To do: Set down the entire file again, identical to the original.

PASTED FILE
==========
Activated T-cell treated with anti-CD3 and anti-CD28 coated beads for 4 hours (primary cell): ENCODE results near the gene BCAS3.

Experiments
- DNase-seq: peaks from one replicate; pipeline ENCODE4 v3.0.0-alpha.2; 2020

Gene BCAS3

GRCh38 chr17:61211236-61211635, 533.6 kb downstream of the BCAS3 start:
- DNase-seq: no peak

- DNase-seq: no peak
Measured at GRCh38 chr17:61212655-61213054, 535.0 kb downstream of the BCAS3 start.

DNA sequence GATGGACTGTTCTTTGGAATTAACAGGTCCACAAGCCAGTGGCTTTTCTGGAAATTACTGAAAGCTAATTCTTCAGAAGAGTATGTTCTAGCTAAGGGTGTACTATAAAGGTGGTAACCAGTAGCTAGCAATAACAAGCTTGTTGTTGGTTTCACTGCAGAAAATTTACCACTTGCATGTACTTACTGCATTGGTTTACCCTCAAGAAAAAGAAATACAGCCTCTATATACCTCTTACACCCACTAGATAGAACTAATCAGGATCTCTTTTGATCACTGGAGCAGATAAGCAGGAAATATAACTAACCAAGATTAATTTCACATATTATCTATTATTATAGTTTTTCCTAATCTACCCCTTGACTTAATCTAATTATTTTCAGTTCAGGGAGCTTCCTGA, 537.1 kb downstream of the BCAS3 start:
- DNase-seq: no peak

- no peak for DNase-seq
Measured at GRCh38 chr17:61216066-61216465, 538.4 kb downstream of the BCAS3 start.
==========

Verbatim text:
Activated T-cell treated with anti-CD3 and anti-CD28 coated beads for 4 hours (primary cell): ENCODE results near the gene BCAS3.

Experiments
- DNase-seq: peaks from one replicate; pipeline ENCODE4 v3.0.0-alpha.2; 2020

Gene BCAS3

GRCh38 chr17:61211236-61211635, 533.6 kb downstream of the BCAS3 start:
- DNase-seq: no peak

- DNase-seq: no peak
Measured at GRCh38 chr17:61212655-61213054, 535.0 kb downstream of the BCAS3 start.

DNA sequence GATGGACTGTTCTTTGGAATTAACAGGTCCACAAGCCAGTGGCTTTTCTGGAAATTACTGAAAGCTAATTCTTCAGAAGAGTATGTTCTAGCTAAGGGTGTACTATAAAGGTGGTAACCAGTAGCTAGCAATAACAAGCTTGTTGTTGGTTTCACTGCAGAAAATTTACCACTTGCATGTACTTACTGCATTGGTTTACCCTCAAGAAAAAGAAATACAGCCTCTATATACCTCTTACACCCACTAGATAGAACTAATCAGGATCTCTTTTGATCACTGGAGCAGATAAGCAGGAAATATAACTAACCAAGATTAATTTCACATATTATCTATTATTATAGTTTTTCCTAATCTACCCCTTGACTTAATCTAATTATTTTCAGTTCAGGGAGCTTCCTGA, 537.1 kb downstream of the BCAS3 start:
- DNase-seq: no peak

- no peak for DNase-seq
Measured at GRCh38 chr17:61216066-61216465, 538.4 kb downstream of the BCAS3 start.